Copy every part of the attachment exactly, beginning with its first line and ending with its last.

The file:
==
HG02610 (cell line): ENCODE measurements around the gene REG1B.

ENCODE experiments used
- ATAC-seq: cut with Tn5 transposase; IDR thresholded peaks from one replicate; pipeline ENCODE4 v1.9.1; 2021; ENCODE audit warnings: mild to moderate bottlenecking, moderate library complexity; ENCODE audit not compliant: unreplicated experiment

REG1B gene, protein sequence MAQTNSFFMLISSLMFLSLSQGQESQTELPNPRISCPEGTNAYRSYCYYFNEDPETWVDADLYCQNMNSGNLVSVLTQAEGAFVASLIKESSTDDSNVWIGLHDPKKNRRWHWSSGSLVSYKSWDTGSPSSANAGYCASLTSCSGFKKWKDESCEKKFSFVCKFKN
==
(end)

HG02610 (cell line): ENCODE measurements around the gene REG1B.

ENCODE experiments used
- ATAC-seq: cut with Tn5 transposase; IDR thresholded peaks from one replicate; pipeline ENCODE4 v1.9.1; 2021; ENCODE audit warnings: mild to moderate bottlenecking, moderate library complexity; ENCODE audit not compliant: unreplicated experiment

REG1B gene, protein sequence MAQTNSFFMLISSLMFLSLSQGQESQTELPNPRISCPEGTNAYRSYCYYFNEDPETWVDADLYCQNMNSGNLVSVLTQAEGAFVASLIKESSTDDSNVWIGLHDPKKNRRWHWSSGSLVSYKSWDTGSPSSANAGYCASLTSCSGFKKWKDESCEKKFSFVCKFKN